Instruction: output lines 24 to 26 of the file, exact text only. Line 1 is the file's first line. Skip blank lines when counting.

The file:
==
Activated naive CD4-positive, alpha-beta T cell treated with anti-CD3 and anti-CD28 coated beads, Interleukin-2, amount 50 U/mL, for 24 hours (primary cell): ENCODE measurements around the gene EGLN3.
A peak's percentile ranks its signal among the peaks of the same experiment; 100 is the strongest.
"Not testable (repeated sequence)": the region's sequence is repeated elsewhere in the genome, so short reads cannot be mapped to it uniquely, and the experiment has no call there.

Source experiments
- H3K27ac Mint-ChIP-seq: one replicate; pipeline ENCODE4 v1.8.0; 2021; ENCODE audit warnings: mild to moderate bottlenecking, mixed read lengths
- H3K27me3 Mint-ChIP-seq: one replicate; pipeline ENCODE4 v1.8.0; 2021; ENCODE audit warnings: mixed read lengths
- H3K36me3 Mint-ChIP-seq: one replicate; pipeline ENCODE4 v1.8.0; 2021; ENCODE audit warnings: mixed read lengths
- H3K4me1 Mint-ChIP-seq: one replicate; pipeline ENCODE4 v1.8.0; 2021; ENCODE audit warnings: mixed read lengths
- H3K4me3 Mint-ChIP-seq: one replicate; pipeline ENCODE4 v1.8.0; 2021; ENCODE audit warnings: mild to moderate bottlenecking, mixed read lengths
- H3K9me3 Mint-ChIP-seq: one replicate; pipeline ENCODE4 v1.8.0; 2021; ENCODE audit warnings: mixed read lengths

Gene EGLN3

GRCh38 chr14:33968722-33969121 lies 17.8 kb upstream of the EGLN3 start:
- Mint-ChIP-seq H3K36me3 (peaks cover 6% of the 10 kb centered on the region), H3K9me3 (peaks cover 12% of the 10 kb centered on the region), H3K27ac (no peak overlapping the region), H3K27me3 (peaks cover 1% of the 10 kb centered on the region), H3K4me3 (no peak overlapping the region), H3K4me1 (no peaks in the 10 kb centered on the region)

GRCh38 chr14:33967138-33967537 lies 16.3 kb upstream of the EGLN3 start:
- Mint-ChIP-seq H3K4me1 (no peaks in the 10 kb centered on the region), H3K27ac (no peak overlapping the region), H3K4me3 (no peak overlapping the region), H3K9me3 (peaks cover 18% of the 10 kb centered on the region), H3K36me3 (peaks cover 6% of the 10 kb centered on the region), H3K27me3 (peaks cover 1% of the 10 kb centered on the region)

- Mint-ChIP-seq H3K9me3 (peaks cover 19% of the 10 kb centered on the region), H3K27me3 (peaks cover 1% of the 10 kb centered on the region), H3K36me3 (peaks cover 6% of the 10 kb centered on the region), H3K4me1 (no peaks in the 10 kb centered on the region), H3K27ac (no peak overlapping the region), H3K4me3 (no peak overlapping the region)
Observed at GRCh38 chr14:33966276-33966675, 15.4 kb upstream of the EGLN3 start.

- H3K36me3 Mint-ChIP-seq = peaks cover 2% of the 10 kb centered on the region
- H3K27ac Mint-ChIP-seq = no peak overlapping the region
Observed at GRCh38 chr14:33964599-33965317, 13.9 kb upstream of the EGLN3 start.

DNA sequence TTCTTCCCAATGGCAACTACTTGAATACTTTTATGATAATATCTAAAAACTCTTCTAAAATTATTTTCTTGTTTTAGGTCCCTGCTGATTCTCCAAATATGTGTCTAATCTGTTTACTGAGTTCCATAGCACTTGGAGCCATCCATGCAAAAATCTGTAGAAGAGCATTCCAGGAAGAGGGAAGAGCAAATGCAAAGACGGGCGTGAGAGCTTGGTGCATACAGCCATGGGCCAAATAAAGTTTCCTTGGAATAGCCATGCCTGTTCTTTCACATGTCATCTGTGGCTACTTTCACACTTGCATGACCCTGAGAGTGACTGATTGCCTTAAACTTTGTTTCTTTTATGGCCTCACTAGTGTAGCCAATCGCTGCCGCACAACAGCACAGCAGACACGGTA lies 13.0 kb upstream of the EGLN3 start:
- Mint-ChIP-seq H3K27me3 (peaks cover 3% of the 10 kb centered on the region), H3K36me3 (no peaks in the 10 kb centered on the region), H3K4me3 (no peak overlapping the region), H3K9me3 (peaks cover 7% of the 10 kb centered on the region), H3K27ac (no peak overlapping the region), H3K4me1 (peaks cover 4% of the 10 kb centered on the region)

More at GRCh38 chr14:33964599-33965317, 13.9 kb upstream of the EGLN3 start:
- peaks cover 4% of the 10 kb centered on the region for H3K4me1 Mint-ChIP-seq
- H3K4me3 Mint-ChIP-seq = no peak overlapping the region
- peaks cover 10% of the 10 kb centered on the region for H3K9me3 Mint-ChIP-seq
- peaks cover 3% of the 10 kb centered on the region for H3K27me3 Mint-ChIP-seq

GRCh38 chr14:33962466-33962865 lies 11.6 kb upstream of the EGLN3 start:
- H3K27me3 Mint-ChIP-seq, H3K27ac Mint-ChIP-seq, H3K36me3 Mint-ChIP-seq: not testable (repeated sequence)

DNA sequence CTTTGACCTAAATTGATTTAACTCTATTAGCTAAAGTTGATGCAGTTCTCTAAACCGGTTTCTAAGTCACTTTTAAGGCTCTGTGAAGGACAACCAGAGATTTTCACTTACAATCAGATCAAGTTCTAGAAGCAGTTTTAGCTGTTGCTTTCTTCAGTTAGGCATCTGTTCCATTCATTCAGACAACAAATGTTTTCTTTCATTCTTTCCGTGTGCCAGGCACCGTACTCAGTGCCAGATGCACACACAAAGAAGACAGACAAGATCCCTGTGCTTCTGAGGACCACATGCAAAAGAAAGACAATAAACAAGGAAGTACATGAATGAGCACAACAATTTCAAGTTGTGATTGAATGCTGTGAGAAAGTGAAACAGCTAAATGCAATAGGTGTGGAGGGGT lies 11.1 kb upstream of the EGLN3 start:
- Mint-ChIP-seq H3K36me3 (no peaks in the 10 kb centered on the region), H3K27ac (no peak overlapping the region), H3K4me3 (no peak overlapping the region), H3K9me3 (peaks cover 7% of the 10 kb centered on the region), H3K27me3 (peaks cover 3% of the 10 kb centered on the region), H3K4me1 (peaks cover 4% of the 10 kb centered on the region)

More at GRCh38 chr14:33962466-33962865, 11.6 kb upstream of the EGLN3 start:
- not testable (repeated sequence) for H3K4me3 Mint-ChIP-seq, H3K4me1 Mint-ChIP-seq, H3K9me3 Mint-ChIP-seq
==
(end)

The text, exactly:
- peaks cover 4% of the 10 kb centered on the region for H3K4me1 Mint-ChIP-seq
- H3K4me3 Mint-ChIP-seq = no peak overlapping the region
- peaks cover 10% of the 10 kb centered on the region for H3K9me3 Mint-ChIP-seq